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My Voice Was Silenced




This photo was taken 8 years ago. I had just given birth to my son at 37 weeks after my doctor insisted I be induced due to the baby measuring at 10lbs 3oz. I was considered high risk due to high blood pressure and being over the age of 35. My labor progressed faster than expected (in less than 3 hrs), so there was no time for an epidural. My nurse was new in labor and delivery and was attending to another patient at the time when I felt that feeling that it was time to push. I told my husband to call the nurse! When the nurse returned, I told her I needed to push. She said, "You can't be fully dilated already.” She examined me and her eyes widened. The nurse called in another nurse to check. The second nurse checks and says, “She’s 10 centimeters page her doctor.”

My doctor was at his office when my nurse called. I heard him on the phone asking my nurse, “If I don't make it in time can you deliver her baby?” The panic in her eyes said it all! Needless to say, my doctor made it in the nick of time. He of course informs me that I’m past the window for an epidural so I’m going to have to push this 10lb baby out unmedicated. I said a quick prayer and gave my best three pushes and within 30 minutes, I was holding my 9lb baby. 😒 It was in no way the birth plan I had in mind, but at that moment I was so thankful to be holding my baby in my arms.

I thought my birth experience was traumatic, but I never imagined that my postpartum recovery would be the most painful experience of my life. Fast forward to my 6-week check-up, I was still in pain so bad I could not sit comfortably as I waited for my doctor to see me. When I expressed my concern he said: "Oh, it's perfectly normal, sometimes it takes moms longer to heal, but in the meantime, I could return to normal activities.”😳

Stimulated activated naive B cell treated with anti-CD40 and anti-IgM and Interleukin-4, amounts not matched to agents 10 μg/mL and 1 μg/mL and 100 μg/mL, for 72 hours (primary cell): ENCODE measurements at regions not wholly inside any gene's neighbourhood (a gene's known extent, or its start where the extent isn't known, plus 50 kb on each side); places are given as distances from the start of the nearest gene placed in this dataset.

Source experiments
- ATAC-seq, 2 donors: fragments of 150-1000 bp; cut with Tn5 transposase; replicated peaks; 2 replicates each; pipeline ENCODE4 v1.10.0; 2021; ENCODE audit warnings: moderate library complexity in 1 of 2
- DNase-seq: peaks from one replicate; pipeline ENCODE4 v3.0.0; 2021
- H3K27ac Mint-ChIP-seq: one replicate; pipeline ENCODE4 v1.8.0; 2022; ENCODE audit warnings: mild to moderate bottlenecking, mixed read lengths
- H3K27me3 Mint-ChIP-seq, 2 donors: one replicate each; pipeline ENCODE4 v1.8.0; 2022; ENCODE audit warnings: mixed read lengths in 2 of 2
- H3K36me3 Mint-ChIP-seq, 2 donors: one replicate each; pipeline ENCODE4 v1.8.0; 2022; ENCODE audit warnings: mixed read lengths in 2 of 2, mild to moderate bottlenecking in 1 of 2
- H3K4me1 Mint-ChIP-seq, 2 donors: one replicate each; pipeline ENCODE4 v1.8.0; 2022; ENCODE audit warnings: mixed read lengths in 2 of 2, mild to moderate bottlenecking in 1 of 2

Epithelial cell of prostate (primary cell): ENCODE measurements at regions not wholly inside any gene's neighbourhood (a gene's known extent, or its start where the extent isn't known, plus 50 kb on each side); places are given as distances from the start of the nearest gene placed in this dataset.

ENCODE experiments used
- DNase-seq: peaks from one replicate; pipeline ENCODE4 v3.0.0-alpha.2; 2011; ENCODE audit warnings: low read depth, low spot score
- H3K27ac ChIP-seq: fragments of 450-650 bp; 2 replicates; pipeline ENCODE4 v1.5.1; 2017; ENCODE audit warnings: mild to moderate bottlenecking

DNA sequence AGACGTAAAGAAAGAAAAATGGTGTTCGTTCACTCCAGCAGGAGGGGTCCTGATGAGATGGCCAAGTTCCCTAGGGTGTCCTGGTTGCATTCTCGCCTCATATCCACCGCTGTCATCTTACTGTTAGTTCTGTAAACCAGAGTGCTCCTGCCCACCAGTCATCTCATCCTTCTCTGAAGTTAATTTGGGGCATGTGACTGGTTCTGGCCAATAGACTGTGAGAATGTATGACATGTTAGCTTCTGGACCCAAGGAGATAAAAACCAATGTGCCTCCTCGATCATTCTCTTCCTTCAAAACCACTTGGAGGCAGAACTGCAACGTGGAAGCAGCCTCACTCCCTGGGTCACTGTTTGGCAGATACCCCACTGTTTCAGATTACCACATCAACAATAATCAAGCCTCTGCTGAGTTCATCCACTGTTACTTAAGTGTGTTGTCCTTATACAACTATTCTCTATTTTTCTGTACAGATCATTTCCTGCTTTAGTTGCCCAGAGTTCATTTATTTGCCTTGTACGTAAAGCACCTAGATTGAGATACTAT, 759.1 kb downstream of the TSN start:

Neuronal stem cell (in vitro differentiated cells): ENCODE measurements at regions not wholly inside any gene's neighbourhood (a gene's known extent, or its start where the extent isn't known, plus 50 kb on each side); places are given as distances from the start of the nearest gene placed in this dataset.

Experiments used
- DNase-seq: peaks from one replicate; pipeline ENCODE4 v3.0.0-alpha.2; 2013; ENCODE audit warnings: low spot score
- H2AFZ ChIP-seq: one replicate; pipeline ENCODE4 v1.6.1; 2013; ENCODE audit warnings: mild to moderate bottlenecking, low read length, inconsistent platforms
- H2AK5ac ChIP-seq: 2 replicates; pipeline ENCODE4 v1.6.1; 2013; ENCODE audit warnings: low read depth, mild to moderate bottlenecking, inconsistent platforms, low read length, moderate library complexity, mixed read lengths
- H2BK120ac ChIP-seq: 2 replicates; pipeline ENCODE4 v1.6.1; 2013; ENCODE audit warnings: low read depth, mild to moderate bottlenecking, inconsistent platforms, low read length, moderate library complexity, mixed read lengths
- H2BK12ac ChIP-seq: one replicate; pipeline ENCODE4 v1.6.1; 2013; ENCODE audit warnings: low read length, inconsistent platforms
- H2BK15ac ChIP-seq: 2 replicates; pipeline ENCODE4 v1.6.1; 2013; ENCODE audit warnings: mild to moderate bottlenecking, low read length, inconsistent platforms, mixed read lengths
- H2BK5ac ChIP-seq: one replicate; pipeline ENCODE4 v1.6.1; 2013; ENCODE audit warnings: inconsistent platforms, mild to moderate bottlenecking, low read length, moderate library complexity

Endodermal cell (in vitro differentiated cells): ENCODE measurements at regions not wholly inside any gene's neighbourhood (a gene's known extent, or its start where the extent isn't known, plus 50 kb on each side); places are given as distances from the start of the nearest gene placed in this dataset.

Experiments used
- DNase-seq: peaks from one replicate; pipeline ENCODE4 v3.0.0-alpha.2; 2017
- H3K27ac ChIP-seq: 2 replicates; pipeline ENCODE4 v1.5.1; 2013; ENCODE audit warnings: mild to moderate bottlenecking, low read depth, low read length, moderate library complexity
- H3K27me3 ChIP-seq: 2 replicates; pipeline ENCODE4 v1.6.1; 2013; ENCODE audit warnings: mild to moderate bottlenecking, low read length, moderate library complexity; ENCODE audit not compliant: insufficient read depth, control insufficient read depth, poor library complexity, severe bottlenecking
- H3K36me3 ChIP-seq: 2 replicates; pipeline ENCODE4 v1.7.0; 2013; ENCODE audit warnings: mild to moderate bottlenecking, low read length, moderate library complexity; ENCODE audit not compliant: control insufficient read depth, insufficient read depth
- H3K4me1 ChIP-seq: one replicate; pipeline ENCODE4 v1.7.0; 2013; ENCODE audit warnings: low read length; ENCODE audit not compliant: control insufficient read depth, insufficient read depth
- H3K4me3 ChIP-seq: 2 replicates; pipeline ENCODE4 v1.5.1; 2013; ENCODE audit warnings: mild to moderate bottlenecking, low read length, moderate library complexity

Fast forward, I'm now three months postpartum and still in pain. I knew this was not normal. I went back to the doctor, and after examining me, he realized the incision he had to make last minute to get my baby out had healed improperly. Just a quick note no one informed me of this incision and or if there was anything additional I needed to do at home to treat it. So my doctor goes on to say he would have to schedule me for corrective surgery, and that could be a whole process, and I may have to wait longer. He then says, or we can cauterize the wound now, and you will feel instant pain relief. He said you pushed a 9lb baby out with no pain meds, you can handle a little temporary pain. Reluctantly I went ahead with the in-office procedure, and yes, it was still painful as I lay there with tears in my eyes.

I walked out of the office pain free but still felt very defeated. So many questions ran through my mind. What if my doctor had listened to me the first time when I knew something was wrong? What if I had been informed of the incision before I was discharged from the hospital? Maybe I could have prevented it. Should I have opted for the corrective surgery? During my labor and postpartum, my voice was repeatedly silenced. I was ignored. Today I know now it's so important to advocate for yourself because as a black woman, I truly felt my voice was not heard.

It's Black Maternal Health Week, our stories, our research, our families, our births, our health, and our lives matter every day.

Please continue to support this cause and the organizations that are working to improve Black Maternal Healthcare.

Thank you to everyone for allowing me to share my story.

 

Marsha Stephanson

Founder, Cater to Mom

 

1 comment

  • I am always appalled at how careless maternity “care” is here. I remember being told with my second baby that the hospital is low on mesh underwear and that I should just rinse and rewear. After they already messed up my planned water birth because the one nurse on duty didn’t feel like filling the pool – or calling my midwife when I asked her.

    And I know I still got better care than the women of color in the ward.

    I appreciate all you do for women nationwide and I will keep gifting your postpartum boxes to all women in my life who have given birth.

    Petra Hokanson

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